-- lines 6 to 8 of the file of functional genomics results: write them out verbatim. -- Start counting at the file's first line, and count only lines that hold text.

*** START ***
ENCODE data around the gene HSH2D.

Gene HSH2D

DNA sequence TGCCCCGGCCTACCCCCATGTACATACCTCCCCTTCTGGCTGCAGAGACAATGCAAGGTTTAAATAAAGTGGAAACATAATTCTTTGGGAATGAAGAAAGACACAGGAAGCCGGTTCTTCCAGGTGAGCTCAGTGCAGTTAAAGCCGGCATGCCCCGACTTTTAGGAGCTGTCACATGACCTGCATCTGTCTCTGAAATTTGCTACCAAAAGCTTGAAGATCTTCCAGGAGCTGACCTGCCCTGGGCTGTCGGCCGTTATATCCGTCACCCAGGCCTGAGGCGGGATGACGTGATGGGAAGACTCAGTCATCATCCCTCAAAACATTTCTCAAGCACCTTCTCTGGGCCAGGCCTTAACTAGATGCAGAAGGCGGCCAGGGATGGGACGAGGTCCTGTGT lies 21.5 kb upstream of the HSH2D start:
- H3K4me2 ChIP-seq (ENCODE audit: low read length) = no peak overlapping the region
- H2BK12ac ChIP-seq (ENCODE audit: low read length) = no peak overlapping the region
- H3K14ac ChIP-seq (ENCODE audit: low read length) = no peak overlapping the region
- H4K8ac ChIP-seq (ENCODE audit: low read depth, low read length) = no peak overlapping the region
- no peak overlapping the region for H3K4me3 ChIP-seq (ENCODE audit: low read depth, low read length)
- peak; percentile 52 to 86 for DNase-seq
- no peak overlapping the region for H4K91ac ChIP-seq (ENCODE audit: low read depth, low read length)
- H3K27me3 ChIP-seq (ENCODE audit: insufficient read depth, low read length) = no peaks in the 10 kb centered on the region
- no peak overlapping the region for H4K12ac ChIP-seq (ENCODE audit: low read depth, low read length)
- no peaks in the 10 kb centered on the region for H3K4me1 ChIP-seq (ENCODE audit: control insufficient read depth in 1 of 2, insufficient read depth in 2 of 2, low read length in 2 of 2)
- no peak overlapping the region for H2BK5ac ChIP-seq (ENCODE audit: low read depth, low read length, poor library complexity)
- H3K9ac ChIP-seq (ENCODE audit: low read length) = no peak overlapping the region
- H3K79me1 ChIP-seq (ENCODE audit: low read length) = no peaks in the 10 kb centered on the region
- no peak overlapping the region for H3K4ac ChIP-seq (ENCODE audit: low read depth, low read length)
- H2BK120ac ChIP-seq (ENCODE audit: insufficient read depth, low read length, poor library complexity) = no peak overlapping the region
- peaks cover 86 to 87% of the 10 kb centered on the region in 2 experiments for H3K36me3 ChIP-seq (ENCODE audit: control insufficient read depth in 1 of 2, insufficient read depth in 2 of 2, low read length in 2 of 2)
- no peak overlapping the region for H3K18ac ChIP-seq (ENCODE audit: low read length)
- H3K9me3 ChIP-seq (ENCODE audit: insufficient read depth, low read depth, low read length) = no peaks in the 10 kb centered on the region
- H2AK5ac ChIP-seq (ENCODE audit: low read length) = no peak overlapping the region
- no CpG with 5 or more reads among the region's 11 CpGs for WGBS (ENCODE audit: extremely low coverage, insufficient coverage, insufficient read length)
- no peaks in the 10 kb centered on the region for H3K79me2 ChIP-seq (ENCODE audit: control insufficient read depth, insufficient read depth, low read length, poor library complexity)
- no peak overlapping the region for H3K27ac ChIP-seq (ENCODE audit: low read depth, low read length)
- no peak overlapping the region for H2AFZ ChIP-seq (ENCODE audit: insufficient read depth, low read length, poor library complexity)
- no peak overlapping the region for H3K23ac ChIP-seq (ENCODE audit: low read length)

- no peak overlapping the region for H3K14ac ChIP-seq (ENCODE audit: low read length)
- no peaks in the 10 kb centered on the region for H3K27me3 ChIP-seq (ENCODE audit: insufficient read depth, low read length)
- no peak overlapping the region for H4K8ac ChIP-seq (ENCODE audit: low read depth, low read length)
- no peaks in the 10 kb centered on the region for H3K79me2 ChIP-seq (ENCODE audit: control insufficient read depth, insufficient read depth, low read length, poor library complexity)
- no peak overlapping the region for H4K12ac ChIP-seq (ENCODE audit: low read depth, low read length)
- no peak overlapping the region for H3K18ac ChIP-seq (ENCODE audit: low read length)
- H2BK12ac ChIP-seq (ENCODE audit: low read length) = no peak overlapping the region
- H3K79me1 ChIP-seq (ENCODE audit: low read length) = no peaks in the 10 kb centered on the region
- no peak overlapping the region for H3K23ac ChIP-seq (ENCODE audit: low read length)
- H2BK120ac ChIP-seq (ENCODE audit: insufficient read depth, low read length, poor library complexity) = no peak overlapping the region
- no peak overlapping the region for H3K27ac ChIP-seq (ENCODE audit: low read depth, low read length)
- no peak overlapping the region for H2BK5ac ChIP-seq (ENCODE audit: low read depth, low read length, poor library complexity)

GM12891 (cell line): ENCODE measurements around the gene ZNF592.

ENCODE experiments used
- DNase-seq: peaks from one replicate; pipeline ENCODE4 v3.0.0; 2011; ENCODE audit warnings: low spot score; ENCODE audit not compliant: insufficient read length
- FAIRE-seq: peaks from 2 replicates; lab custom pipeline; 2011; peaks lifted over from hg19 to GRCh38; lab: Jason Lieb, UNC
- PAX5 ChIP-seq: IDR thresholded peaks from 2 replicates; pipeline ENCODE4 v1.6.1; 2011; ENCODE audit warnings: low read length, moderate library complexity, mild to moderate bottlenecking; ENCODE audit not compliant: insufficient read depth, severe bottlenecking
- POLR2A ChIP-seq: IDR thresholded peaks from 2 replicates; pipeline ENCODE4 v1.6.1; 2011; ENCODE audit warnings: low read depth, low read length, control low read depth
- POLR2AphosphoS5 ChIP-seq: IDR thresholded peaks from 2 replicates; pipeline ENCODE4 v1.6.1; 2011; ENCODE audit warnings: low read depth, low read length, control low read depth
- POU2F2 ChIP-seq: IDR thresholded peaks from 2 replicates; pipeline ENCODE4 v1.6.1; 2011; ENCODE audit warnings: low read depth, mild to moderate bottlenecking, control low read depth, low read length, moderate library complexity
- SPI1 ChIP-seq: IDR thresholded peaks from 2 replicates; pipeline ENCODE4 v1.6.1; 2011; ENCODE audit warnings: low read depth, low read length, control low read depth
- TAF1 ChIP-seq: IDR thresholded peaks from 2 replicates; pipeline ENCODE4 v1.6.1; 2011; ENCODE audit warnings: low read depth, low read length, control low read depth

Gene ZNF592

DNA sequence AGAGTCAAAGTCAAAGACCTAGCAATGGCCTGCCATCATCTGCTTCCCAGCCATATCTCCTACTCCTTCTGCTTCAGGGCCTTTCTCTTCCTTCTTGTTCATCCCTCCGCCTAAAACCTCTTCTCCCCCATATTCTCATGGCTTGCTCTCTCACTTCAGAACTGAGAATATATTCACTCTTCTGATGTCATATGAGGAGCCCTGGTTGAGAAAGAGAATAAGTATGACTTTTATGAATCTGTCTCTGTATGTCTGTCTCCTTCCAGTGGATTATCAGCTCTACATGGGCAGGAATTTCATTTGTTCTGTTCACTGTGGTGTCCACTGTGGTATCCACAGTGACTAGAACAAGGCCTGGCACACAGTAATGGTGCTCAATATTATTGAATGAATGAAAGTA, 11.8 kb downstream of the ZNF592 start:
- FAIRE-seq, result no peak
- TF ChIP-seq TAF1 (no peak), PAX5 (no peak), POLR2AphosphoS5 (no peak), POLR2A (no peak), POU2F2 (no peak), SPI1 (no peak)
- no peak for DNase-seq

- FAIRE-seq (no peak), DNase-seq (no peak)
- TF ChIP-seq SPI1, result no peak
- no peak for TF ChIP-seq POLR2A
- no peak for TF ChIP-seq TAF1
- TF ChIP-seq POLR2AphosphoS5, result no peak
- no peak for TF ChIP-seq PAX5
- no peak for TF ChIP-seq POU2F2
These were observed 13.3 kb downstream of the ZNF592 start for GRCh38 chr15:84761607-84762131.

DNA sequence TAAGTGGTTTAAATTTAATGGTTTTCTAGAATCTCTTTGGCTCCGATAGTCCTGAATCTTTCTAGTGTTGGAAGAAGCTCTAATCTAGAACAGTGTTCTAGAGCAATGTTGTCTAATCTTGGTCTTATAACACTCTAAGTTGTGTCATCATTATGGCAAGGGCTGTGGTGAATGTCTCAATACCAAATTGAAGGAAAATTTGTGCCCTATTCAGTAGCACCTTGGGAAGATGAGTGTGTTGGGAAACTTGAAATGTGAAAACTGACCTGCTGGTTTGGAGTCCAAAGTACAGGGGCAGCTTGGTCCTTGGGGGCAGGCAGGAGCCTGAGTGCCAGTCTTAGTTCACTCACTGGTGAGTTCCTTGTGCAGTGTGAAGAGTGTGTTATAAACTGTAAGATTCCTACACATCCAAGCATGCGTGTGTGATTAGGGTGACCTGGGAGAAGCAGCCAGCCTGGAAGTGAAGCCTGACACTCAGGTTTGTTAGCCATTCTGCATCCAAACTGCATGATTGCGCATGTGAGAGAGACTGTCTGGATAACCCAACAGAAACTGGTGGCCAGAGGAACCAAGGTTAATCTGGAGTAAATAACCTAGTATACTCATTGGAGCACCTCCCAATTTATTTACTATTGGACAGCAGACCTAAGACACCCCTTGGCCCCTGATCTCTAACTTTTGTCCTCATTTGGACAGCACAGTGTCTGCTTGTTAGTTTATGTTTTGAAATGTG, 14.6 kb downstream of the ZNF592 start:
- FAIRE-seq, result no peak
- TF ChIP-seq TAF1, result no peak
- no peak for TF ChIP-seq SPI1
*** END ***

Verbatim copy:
- H3K14ac ChIP-seq (ENCODE audit: low read length) = no peak overlapping the region
- H4K8ac ChIP-seq (ENCODE audit: low read depth, low read length) = no peak overlapping the region
- no peak overlapping the region for H3K4me3 ChIP-seq (ENCODE audit: low read depth, low read length)